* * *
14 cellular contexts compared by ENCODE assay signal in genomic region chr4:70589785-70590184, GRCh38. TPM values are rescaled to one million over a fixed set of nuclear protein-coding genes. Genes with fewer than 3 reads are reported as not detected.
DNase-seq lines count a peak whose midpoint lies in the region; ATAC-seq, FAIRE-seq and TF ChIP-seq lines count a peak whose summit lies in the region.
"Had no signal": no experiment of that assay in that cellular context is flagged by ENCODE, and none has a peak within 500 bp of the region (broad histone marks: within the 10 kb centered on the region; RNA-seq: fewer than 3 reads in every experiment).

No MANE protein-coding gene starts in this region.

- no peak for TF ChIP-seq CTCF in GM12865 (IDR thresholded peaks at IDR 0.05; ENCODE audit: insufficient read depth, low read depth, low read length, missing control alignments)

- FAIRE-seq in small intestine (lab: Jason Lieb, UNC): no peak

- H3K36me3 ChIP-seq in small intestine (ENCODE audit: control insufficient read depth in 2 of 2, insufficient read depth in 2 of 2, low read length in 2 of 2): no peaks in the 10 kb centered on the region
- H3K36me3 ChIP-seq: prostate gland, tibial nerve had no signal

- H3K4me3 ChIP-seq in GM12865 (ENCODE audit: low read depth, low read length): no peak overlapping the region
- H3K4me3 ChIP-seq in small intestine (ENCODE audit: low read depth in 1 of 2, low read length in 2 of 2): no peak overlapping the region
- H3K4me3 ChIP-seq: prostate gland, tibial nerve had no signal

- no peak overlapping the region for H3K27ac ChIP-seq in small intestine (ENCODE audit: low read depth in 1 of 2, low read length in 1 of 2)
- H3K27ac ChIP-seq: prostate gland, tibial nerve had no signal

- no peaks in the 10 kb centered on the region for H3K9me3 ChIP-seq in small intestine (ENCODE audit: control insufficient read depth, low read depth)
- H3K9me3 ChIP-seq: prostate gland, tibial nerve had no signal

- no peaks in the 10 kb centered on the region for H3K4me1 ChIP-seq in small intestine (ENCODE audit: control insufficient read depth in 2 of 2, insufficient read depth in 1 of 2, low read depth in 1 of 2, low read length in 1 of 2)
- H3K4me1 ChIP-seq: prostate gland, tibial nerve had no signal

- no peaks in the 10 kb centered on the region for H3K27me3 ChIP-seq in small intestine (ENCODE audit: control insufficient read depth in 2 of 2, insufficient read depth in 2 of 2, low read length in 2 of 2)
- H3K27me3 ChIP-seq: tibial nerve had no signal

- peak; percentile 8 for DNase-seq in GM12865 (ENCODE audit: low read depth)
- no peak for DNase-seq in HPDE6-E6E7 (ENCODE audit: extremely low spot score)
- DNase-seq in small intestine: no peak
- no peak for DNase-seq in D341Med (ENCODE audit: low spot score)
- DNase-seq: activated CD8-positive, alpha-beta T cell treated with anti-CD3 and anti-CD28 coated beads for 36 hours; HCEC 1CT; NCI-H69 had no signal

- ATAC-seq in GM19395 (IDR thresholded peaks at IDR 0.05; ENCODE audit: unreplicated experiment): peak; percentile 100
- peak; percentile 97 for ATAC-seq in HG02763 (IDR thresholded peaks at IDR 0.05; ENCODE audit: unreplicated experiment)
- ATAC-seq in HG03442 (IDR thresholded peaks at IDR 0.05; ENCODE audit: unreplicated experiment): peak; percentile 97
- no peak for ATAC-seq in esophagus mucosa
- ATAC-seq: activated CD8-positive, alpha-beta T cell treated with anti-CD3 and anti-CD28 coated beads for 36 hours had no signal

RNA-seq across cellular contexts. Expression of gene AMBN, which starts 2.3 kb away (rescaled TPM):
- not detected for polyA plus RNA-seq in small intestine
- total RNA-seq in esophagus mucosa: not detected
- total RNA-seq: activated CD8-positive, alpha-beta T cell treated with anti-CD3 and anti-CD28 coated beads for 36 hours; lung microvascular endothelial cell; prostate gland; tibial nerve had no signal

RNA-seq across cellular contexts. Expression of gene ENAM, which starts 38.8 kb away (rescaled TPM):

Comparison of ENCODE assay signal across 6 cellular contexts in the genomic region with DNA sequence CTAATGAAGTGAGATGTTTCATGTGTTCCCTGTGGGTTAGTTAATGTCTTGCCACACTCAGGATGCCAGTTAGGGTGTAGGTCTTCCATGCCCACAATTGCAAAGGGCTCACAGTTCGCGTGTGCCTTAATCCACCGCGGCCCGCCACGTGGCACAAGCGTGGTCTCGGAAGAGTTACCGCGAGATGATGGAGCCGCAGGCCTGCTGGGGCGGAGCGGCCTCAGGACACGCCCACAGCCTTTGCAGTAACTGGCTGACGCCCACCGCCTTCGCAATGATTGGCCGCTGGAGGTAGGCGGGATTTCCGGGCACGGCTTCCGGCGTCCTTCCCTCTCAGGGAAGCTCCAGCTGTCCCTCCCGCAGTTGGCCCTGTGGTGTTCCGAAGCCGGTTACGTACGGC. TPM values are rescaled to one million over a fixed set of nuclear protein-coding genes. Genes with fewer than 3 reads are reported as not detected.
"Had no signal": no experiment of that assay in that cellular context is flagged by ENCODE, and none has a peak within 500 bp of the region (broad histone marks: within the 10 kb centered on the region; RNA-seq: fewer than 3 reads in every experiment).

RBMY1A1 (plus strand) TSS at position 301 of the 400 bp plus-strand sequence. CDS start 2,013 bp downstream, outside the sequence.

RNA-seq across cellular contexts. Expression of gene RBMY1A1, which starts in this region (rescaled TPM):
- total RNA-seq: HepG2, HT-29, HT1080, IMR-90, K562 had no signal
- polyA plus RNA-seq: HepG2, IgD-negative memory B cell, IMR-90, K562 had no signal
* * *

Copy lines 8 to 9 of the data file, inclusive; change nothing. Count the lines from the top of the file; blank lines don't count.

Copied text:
- H3K36me3 ChIP-seq: prostate gland, tibial nerve had no signal

- H3K4me3 ChIP-seq in GM12865 (ENCODE audit: low read depth, low read length): no peak overlapping the region